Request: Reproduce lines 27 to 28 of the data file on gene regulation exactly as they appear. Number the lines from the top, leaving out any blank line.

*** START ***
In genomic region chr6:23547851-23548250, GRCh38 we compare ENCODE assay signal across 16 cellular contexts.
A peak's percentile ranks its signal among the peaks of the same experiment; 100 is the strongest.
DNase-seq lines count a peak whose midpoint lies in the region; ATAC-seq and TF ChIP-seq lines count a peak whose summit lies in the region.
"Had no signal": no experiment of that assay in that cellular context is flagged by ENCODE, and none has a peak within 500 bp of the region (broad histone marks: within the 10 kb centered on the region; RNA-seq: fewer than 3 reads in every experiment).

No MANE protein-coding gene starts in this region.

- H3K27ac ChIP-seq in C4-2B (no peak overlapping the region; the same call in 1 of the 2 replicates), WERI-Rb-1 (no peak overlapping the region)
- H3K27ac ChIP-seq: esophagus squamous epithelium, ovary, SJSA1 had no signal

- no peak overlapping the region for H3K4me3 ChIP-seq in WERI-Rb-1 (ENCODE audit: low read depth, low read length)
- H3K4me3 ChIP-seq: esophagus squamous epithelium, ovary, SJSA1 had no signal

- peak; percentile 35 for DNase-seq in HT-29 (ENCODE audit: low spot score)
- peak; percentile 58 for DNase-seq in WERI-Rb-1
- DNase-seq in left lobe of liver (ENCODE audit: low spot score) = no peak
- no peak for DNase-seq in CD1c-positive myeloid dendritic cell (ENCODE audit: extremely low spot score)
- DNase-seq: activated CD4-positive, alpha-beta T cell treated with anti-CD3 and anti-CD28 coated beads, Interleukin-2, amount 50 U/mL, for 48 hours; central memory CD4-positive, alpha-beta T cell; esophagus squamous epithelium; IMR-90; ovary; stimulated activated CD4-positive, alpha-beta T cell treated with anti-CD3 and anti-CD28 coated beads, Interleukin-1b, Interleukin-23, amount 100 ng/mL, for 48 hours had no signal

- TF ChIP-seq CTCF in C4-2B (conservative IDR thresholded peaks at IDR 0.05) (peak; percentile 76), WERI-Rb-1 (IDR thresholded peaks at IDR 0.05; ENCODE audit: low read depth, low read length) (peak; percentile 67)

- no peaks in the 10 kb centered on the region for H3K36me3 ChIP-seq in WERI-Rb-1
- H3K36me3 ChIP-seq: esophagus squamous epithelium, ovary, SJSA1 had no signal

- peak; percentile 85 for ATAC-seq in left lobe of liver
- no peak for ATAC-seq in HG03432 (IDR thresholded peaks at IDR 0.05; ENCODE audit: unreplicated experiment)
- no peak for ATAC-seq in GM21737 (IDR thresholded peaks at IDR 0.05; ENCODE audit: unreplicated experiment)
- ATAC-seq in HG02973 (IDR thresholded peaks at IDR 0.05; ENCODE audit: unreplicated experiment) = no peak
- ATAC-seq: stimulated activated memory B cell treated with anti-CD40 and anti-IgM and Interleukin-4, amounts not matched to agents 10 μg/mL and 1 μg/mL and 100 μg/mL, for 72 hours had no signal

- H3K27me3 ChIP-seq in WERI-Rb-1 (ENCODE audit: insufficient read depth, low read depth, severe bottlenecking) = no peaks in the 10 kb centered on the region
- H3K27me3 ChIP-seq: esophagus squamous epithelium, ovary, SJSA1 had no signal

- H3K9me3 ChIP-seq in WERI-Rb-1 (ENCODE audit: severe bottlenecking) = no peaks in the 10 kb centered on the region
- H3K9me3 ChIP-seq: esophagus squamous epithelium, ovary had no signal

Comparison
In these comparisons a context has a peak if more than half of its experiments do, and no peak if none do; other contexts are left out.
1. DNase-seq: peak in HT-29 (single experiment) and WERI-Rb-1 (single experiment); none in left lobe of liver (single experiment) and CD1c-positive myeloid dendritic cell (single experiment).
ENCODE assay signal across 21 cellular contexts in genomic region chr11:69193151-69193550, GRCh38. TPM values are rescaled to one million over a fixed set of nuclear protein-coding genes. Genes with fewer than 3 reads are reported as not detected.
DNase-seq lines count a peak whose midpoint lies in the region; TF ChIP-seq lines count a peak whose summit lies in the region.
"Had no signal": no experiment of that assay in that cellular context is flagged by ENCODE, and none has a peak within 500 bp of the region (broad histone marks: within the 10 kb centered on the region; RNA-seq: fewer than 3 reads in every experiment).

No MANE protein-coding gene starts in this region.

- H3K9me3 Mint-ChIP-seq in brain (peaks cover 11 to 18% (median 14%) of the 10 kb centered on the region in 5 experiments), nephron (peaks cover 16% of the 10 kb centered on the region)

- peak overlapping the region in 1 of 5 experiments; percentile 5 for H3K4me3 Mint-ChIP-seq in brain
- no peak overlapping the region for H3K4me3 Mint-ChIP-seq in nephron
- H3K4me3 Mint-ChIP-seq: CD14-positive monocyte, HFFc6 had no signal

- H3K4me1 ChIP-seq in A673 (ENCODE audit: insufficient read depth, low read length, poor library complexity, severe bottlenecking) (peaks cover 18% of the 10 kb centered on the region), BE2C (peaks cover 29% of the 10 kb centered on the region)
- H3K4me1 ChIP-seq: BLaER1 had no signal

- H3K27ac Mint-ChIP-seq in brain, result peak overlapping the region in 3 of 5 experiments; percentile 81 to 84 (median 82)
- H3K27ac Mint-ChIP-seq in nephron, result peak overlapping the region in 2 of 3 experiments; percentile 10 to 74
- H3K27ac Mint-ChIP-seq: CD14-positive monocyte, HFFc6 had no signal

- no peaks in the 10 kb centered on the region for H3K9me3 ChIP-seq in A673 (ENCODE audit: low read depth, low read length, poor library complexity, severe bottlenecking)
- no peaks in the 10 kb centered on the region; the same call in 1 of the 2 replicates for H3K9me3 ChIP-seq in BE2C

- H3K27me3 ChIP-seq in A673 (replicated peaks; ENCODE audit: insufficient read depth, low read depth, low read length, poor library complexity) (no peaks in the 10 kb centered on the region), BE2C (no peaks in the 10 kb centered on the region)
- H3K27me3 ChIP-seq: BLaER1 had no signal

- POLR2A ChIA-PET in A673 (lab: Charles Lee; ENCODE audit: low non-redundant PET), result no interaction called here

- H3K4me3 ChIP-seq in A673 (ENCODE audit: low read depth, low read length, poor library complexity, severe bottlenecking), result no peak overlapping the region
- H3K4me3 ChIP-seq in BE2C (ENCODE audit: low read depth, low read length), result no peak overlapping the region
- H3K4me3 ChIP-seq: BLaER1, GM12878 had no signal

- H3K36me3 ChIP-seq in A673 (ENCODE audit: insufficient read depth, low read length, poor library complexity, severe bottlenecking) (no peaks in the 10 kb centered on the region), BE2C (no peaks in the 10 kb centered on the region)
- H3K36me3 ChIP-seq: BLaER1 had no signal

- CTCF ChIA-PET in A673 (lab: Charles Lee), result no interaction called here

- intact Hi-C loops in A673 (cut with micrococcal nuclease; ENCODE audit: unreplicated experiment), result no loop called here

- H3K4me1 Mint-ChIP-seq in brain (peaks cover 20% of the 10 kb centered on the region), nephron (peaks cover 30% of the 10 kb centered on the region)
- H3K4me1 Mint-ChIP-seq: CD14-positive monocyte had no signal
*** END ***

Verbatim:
Comparison
In these comparisons a context has a peak if more than half of its experiments do, and no peak if none do; other contexts are left out.